Thursday, November 10, 2011

Clearfield High writers receive national honor

Clearfield High writers receive national honor
“I can hear the music beating in my head. An endless rhythm pounds in my ears and I feel my feet comply. One … two… three … four …”
Those words — and more about a young dance prodigy’s goal to perform 32 fouett├ęs en tournant — brought national recognition to Clearfield High senior Rachelle Atwood, who recently was named an outstanding writer by the National Council of Teachers of English.
She wasn’t the only one.
Out of 520 students honored nationally, two of them came from Clearfield High. Atwood, 17, was one of them. Lena Rasmussen, 18, was the other.
“It’s a very prestigious award from a national organization,” said Atwood, who will graduate next spring from Clearfield High’s International Baccalaureate program. It “will look great on scholarship applications.”
Both students received a certificate from the National Council of Teachers of English, plus a letter for scholarship applications indicating that they are among the nation’s outstanding writers.
The recognition comes, in part, because of Kay Seamons, who oversees Clearfield High’s English department. She nominated the two students after surveying teachers about their strongest writers. Both girls were mentioned.
So with a sample of their best writing, and a 75-minute timed essay, Atwood and Rasmussen were entered into a national competition that included 1,640 nominees. Less than a third of those applicants were recognized as outstanding writers.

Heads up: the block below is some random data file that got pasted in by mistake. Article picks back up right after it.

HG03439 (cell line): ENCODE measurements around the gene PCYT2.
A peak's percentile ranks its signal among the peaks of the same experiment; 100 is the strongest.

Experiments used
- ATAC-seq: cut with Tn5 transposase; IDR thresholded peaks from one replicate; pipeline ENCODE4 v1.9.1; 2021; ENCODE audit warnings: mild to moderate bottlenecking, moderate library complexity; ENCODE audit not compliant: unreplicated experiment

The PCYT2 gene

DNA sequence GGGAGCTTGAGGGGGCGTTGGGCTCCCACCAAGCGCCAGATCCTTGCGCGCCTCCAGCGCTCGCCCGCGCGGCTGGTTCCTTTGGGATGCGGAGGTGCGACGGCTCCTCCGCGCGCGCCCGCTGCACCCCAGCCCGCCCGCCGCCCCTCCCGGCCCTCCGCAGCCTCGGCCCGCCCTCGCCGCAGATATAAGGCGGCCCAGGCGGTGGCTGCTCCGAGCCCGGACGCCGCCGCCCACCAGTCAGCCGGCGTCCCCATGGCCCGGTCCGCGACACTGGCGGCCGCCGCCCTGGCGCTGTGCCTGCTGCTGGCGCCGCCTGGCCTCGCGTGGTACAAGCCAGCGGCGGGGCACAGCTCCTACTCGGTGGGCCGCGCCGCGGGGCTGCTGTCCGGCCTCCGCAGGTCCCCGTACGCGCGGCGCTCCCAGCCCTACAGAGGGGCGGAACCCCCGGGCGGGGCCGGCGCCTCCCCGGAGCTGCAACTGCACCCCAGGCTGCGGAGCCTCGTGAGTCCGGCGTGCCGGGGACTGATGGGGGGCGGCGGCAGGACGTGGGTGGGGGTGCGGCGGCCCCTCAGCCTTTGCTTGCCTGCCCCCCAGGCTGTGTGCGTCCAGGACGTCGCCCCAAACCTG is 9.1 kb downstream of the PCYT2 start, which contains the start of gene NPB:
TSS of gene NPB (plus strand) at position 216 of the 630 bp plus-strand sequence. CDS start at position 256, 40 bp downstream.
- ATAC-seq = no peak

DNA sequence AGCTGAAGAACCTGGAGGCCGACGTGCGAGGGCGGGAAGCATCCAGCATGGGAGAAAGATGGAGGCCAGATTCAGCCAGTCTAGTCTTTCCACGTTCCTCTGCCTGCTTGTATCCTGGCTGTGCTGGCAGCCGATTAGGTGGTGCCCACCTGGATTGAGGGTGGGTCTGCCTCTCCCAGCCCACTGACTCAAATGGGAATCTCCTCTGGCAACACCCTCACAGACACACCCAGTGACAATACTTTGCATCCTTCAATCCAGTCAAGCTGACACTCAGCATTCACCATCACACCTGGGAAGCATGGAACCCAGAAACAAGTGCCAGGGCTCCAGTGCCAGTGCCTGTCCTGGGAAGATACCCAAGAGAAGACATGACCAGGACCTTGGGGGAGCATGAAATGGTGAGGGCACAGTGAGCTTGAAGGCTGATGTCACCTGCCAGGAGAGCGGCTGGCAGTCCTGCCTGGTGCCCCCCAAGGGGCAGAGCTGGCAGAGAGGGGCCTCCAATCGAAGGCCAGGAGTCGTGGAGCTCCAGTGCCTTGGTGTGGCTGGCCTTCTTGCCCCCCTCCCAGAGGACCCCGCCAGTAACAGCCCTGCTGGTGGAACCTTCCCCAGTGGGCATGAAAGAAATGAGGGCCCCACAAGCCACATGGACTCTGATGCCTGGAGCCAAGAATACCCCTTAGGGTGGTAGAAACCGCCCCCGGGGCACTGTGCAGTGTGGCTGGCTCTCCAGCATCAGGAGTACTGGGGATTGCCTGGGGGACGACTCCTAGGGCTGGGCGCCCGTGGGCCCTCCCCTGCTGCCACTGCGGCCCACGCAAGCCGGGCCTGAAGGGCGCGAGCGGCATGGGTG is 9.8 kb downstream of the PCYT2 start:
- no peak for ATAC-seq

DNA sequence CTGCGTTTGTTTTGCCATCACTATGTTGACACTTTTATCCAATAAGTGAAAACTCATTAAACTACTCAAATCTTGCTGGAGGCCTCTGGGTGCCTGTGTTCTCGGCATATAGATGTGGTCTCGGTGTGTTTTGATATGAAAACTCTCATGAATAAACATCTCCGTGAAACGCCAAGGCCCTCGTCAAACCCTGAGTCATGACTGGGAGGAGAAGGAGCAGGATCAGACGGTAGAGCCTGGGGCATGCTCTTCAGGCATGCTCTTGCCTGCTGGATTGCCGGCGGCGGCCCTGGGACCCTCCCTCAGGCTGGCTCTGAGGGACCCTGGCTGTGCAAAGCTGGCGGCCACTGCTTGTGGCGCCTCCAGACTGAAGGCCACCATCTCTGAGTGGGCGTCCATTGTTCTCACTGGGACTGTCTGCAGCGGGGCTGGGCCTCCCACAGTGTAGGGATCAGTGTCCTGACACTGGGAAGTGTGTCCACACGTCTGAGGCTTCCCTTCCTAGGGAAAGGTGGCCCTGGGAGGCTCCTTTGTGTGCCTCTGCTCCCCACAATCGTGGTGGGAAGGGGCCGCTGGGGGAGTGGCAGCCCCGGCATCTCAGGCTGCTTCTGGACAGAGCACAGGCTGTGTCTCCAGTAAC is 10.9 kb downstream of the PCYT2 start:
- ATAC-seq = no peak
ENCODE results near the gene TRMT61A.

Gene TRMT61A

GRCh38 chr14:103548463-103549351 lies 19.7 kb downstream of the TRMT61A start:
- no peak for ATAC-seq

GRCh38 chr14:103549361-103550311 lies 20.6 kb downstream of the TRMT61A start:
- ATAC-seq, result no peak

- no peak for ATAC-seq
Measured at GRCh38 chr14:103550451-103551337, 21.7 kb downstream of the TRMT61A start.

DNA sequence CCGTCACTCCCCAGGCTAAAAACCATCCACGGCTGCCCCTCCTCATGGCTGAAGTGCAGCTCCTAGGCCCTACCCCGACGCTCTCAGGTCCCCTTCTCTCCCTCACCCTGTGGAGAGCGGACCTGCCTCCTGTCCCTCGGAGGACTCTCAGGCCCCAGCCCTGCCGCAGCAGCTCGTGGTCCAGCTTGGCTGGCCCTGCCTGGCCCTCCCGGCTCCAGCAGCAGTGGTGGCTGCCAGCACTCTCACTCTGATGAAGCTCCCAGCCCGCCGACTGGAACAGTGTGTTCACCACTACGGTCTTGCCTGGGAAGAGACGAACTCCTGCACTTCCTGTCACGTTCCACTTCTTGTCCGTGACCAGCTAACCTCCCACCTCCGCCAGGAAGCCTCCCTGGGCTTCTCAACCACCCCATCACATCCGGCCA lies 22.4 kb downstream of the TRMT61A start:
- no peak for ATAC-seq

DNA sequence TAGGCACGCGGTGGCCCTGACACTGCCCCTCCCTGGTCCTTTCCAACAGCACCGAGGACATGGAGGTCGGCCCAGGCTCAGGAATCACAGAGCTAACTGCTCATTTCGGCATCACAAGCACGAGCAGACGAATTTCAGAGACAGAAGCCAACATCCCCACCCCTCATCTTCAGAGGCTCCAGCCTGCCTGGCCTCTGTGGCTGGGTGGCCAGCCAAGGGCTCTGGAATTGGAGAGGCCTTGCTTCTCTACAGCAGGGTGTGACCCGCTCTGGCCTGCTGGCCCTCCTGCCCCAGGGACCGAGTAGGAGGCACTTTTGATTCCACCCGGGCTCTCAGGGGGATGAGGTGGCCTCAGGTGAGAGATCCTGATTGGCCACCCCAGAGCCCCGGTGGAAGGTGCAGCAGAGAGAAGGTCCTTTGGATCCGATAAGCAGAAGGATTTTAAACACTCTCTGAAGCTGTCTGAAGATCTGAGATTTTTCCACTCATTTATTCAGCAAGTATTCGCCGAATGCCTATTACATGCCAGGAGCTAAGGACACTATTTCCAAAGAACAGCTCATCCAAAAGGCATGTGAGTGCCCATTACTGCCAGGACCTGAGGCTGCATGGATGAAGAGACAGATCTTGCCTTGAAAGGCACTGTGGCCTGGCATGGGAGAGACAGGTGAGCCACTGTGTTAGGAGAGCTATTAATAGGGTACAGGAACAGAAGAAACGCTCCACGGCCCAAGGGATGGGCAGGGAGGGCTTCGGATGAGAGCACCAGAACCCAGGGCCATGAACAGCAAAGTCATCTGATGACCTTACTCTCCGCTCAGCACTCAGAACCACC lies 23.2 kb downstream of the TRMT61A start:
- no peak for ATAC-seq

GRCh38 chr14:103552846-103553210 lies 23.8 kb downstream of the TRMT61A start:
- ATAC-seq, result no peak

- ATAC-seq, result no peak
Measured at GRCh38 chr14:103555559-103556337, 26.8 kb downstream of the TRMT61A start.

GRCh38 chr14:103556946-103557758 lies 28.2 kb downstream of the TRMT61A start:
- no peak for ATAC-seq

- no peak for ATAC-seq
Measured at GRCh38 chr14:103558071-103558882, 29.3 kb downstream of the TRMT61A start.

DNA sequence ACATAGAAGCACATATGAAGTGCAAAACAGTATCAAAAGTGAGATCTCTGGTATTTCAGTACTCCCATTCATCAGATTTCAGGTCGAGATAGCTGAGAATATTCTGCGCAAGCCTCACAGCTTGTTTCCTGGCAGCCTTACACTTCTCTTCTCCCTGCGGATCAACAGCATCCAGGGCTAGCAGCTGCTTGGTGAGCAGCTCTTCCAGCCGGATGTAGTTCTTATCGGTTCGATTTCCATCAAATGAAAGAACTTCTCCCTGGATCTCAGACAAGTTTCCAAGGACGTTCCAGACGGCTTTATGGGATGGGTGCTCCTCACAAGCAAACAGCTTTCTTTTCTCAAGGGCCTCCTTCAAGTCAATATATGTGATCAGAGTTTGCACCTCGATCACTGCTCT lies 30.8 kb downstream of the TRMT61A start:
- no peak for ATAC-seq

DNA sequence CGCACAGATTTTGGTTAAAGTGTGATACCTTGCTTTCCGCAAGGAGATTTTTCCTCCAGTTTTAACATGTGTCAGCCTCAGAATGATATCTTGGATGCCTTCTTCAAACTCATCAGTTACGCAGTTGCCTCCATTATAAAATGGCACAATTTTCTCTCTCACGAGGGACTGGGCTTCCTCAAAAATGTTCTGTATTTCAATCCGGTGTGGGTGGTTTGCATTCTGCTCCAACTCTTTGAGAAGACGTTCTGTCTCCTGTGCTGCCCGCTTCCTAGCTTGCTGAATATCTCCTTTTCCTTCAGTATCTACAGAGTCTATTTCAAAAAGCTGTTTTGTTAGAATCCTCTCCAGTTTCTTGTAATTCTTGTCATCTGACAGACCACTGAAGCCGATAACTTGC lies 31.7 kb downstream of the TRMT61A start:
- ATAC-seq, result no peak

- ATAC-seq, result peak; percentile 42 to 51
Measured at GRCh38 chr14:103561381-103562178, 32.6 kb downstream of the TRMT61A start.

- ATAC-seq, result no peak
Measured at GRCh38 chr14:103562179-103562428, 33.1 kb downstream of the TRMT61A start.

Rasmussen said she never expected the nomination. “I didn’t know [Seamons] saw me as an outstanding student,” she said. “I was even more surprised to win.”
So surprised, in fact, that Rasmussen didn’t save a copy of the essay she submitted. It was a nonfiction piece about a geometry class, and about a teacher who didn’t seem interested in helping students succeed.
“It was the lowest level math class you can graduate with,” Rasmussen recalled. “I thought the way the teacher taught was a disservice to the students. He sat me down and said, ‘I can tell you right now which kids are going to fail.’ I think the teacher’s attitude really affects who will pass. A lot of the students could do their math just fine, but they wouldn’t.”
Although still a senior, Rasmussen isn’t attending classes at Clearfield High this year. Instead, she is taking three classes at Weber State University and plans to graduate in the spring from the school’s International Baccalaureate program. She also will receive an associate degree. Rasmussen enjoys writing, but plans to major in psychology.
Atwood, on the other hand, plans to pursue an English degree at Weber State with an emphasis in creative writing.
“I love to read,” she said. “But when I read a book, it’s not exactly what I want. So I started writing. I’m not good at singing or dancing or playing music, so writing is my way of expressing myself.”
In her own way, Atwood did dance.
“I’ve always been interested in ballet,” she said, “but I’ve never been able to dance. So I wrote about how it would be if I was a dancer.”
And it went something like this, as Atwood described a dancer’s successful fouett├ęs en tournant.
“I am perfect. Thirty-two. I whisper the number under my breath as I make my final bow.”
With those words, Atwood, too, took a bow — as a writer.

© 2011 The Salt Lake Tribune
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